People crowded into our ample but relatively small lounge room and the strict Bhutanese order of serving tea, then ara, then other miscellaneous booze then food began.

Unwrapping the goodness
This was all done with much merriment and lewd innuendo (as per Bhutanese custom) and was only interrupted when everyone stopped to give me a present - something I protested against vehemently but had already been told by the teachers that buying a collective gift is 'part of the culture out here' and that their 'minds would not be peace' if they didn't get me something. Turns out my gift was this snappy new gho which my buddy Sonam helped me put on with local adroitness. I then performed a mini fashion show to everyone's delight and we settled into the serious business of stuffing our faces. Good times for all!

Sonam Wangdi - gho fitter extraordinaire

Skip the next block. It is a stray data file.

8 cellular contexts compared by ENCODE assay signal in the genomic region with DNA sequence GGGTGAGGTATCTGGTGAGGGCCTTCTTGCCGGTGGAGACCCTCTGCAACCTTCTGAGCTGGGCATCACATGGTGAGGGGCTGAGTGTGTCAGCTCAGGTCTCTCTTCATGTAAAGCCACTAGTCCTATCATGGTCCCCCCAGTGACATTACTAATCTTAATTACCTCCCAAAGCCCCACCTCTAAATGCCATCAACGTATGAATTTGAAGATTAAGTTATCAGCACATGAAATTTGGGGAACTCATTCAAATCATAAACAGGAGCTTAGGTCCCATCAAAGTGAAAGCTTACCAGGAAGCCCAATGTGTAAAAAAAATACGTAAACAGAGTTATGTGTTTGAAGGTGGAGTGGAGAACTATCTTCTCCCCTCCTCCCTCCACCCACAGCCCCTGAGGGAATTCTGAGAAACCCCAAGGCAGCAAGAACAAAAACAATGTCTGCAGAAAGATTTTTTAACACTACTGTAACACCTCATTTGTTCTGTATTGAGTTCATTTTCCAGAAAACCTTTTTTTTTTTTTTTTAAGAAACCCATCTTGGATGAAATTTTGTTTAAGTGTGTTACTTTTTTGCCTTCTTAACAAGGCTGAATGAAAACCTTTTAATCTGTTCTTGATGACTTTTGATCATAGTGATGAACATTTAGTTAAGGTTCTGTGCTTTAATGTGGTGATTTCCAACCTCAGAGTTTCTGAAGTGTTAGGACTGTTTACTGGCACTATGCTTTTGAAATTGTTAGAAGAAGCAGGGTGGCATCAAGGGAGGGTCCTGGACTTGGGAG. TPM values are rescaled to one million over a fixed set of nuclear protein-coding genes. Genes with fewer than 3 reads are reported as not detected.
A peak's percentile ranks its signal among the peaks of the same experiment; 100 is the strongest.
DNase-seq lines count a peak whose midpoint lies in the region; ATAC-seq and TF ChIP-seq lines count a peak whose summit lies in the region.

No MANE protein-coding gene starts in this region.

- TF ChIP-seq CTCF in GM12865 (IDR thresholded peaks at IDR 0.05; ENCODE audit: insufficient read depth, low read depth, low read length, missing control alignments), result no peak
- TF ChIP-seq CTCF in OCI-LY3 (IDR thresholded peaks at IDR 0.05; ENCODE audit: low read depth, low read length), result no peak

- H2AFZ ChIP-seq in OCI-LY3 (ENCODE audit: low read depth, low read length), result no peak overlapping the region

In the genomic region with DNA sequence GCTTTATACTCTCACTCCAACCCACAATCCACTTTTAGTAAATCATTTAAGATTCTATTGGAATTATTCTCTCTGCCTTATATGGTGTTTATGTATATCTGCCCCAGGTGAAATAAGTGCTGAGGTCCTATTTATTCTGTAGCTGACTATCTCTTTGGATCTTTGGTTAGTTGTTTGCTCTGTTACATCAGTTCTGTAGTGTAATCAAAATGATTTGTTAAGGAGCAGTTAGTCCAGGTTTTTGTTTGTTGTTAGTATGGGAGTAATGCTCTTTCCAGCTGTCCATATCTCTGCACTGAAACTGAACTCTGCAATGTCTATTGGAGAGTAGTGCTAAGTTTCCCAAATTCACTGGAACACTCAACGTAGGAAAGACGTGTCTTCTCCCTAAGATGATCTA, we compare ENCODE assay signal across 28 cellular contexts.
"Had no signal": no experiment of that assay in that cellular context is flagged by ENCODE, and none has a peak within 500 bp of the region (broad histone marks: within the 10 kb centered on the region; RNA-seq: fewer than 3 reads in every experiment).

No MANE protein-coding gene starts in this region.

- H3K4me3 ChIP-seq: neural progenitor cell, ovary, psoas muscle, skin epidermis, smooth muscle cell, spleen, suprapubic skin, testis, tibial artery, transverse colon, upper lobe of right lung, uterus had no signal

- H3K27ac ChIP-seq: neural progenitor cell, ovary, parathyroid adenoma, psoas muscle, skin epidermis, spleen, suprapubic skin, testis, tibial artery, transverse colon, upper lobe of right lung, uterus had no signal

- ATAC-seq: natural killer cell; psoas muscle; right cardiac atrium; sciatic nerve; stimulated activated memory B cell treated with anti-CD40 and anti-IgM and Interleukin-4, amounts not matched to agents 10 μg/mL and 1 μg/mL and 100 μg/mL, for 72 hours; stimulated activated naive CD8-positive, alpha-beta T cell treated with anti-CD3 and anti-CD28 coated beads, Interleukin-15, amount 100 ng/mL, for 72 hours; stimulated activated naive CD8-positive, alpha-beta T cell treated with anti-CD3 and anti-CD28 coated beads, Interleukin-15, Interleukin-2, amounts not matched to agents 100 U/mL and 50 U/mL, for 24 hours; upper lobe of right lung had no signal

It was actually a real pleasure for both of us to be able to really go to great lengths in serving everyone a tasty meal. All of the staff, from Janitors to Principal have been so gracious and generous in inviting us to their houses for tea, ara, meals and ceremonies. We've had a few closer friends over for meals but it was nice to be able to say a big thank you to everyone and repay our gratitude with fermented rice wine cooked through with local butter and beaten egg.

Thank you Speech
Fashion show...

After everyone left the excellent Sonam Yuden again stayed and helped us get psyched up about washing up - a task that our little kitchen was almost overwhelmed by.

Madam Sonam - Patron Saint of Home Catering

I finally had a moment to check my emails and Facebook and felt so lucky to have so many amazing friends and relatives who were all so generous, loving and hilarious in sending their wishes. Teachers frommy school in Canberra said that my birthday was remembered in the staff room there - a rare privilege if ever I've heard of one!

Contemplating Washing Up

We were almost at then end of what had been a very joyous birthday when Lula pulled out one more surprise - some obscenely good chocolate cake from a Japanese cake maker in Thimphu with my very own candle to boot. Zaiiiiiii!

Choccie Cake!